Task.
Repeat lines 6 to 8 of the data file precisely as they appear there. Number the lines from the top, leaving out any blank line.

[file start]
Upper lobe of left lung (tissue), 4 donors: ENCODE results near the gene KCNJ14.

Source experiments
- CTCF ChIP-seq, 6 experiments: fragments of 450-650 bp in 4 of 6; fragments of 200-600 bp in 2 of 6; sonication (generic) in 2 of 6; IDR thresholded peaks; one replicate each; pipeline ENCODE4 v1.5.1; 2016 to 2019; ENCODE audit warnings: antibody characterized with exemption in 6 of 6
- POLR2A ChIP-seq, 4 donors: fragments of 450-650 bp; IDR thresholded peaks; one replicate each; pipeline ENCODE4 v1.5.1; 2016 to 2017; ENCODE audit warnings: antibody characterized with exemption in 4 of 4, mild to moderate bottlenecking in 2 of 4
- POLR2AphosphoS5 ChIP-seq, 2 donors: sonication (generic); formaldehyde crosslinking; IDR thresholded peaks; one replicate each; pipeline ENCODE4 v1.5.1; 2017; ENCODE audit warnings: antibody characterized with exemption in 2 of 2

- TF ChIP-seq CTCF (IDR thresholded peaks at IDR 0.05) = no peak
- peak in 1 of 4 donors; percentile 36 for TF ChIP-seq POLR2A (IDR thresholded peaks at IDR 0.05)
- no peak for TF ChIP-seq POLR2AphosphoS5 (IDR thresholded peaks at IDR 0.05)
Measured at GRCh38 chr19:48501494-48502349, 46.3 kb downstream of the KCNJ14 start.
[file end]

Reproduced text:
- TF ChIP-seq CTCF (IDR thresholded peaks at IDR 0.05) = no peak
- peak in 1 of 4 donors; percentile 36 for TF ChIP-seq POLR2A (IDR thresholded peaks at IDR 0.05)
- no peak for TF ChIP-seq POLR2AphosphoS5 (IDR thresholded peaks at IDR 0.05)